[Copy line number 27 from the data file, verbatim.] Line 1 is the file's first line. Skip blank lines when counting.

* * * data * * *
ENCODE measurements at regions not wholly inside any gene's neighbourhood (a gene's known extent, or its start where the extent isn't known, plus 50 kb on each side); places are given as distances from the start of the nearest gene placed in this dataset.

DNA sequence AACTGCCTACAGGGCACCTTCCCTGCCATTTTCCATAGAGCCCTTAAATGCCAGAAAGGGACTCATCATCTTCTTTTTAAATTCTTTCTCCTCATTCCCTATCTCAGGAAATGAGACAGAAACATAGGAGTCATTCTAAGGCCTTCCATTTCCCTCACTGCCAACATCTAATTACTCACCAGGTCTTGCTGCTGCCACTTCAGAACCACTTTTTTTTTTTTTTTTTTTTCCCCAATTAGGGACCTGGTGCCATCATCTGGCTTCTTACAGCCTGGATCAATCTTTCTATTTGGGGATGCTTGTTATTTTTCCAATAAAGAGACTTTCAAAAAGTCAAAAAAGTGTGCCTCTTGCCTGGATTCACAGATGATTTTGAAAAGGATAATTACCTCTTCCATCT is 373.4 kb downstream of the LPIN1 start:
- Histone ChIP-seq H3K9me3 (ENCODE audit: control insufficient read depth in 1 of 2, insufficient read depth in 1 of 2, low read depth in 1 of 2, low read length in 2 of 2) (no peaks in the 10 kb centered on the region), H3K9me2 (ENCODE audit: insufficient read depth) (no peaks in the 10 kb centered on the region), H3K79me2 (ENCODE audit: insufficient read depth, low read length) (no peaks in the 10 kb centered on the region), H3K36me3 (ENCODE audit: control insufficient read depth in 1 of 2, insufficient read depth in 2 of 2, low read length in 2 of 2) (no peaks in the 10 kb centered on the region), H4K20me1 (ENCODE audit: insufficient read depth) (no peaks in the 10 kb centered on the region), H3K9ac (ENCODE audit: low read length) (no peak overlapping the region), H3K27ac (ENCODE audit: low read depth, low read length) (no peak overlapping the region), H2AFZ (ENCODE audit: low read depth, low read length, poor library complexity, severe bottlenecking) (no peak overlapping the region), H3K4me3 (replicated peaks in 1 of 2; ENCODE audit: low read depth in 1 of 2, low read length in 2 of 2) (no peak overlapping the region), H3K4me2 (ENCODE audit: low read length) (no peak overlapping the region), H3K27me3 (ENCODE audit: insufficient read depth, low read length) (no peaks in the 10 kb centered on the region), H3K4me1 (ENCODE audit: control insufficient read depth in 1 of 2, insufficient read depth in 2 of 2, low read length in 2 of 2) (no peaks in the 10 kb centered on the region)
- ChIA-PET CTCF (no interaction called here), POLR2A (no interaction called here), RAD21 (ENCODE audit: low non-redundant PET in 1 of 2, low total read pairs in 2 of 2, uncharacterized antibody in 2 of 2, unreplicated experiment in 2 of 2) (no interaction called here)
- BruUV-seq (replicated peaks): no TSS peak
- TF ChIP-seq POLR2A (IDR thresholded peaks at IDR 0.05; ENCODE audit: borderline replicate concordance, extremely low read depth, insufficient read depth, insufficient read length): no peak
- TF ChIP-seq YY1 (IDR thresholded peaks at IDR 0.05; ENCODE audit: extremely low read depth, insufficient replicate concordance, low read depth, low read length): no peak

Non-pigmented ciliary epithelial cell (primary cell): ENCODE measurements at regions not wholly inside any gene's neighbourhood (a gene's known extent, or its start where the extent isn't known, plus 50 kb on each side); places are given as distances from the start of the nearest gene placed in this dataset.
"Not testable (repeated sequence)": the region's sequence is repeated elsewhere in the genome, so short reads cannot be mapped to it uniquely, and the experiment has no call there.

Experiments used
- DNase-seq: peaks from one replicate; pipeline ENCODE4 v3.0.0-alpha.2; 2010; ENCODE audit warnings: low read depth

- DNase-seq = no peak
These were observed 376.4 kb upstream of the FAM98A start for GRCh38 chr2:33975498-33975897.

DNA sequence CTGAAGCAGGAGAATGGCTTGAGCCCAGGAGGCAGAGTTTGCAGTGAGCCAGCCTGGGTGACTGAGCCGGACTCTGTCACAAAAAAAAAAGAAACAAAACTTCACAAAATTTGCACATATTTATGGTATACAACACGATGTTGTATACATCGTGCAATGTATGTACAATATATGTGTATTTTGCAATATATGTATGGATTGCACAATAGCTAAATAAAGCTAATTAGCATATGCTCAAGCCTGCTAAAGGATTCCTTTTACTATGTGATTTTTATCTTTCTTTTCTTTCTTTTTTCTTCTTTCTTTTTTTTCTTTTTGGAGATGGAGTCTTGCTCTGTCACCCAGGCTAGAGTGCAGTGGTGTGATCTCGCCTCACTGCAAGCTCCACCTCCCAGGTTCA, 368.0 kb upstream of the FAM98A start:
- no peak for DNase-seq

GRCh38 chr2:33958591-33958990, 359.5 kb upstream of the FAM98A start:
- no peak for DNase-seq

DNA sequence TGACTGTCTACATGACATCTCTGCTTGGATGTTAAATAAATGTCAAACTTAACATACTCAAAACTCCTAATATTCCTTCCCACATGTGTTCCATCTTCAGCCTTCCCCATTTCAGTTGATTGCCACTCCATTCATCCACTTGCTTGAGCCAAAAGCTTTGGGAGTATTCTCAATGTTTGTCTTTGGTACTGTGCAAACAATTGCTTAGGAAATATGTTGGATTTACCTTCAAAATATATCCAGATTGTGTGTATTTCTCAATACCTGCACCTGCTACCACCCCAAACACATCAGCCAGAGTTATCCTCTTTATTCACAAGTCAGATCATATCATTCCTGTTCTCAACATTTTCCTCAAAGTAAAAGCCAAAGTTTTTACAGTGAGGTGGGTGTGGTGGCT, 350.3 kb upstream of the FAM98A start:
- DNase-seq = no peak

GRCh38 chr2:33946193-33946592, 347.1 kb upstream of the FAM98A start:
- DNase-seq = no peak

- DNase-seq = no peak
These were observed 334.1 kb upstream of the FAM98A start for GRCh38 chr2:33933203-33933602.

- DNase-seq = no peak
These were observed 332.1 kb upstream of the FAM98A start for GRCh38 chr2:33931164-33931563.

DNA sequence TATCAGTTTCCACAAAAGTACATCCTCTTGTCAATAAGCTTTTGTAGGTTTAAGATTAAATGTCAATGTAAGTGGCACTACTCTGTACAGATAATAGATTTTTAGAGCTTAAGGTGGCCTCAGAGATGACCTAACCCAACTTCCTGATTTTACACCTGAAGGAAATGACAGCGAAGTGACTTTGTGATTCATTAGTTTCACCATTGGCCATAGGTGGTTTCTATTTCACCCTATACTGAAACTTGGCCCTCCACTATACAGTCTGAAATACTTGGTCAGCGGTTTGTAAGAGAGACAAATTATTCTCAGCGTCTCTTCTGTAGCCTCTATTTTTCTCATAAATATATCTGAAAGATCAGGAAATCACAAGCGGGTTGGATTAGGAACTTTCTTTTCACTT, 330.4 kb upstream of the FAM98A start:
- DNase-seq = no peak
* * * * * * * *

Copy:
- DNase-seq = no peak